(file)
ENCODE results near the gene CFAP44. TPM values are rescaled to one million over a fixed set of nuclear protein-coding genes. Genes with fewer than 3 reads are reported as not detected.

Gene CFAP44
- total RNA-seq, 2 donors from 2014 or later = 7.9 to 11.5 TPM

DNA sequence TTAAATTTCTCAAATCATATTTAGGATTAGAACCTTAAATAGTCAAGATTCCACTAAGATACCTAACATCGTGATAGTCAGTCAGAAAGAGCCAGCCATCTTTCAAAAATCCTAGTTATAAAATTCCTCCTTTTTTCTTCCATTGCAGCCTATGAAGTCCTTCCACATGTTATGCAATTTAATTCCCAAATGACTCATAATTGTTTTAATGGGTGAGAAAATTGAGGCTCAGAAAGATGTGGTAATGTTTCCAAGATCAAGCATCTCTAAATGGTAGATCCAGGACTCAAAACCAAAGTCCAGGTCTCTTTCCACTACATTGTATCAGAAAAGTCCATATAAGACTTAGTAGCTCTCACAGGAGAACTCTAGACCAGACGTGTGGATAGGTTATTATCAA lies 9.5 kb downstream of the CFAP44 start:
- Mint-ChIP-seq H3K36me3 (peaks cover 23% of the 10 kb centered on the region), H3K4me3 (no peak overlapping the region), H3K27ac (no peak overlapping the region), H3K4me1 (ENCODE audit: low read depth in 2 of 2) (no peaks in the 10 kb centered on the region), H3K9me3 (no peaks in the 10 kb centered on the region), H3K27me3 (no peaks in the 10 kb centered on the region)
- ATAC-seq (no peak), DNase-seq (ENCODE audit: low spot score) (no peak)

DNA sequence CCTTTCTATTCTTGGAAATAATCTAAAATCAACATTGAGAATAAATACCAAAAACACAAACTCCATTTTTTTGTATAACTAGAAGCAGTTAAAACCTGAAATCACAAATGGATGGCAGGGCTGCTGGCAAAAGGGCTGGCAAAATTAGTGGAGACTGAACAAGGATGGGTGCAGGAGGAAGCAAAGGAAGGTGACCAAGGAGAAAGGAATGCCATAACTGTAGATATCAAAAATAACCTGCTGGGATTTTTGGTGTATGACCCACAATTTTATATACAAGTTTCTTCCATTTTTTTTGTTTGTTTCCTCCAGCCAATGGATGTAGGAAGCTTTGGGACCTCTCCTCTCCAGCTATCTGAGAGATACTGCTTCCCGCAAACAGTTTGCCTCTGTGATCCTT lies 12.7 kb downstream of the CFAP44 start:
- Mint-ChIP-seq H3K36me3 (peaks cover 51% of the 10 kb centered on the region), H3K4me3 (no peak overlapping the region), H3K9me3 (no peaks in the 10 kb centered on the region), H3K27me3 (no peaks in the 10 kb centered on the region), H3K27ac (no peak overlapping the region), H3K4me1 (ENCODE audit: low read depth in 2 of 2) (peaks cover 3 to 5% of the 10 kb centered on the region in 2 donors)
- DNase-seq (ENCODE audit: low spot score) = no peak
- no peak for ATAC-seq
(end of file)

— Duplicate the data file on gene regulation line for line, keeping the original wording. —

ENCODE results near the gene CFAP44. TPM values are rescaled to one million over a fixed set of nuclear protein-coding genes. Genes with fewer than 3 reads are reported as not detected.

Gene CFAP44
- total RNA-seq, 2 donors from 2014 or later = 7.9 to 11.5 TPM

DNA sequence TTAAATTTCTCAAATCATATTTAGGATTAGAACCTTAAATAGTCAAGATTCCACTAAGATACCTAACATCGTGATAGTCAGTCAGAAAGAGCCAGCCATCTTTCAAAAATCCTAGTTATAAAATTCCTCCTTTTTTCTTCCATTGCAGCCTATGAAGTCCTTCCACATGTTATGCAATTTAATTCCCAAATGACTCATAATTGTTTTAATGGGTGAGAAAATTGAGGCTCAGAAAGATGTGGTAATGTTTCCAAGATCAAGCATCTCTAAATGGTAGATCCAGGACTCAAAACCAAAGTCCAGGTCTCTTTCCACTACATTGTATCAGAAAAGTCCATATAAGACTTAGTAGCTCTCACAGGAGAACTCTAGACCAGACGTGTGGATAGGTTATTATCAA lies 9.5 kb downstream of the CFAP44 start:
- Mint-ChIP-seq H3K36me3 (peaks cover 23% of the 10 kb centered on the region), H3K4me3 (no peak overlapping the region), H3K27ac (no peak overlapping the region), H3K4me1 (ENCODE audit: low read depth in 2 of 2) (no peaks in the 10 kb centered on the region), H3K9me3 (no peaks in the 10 kb centered on the region), H3K27me3 (no peaks in the 10 kb centered on the region)
- ATAC-seq (no peak), DNase-seq (ENCODE audit: low spot score) (no peak)

DNA sequence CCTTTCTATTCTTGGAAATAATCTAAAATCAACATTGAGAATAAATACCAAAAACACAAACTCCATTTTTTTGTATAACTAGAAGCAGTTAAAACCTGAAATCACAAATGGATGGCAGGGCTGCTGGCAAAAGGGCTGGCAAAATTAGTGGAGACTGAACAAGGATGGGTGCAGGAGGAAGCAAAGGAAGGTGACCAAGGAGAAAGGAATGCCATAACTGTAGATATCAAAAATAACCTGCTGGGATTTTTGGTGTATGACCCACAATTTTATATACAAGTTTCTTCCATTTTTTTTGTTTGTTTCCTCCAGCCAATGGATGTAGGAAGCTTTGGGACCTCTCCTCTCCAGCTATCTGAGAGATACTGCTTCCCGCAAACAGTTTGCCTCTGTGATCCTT lies 12.7 kb downstream of the CFAP44 start:
- Mint-ChIP-seq H3K36me3 (peaks cover 51% of the 10 kb centered on the region), H3K4me3 (no peak overlapping the region), H3K9me3 (no peaks in the 10 kb centered on the region), H3K27me3 (no peaks in the 10 kb centered on the region), H3K27ac (no peak overlapping the region), H3K4me1 (ENCODE audit: low read depth in 2 of 2) (peaks cover 3 to 5% of the 10 kb centered on the region in 2 donors)
- DNase-seq (ENCODE audit: low spot score) = no peak
- no peak for ATAC-seq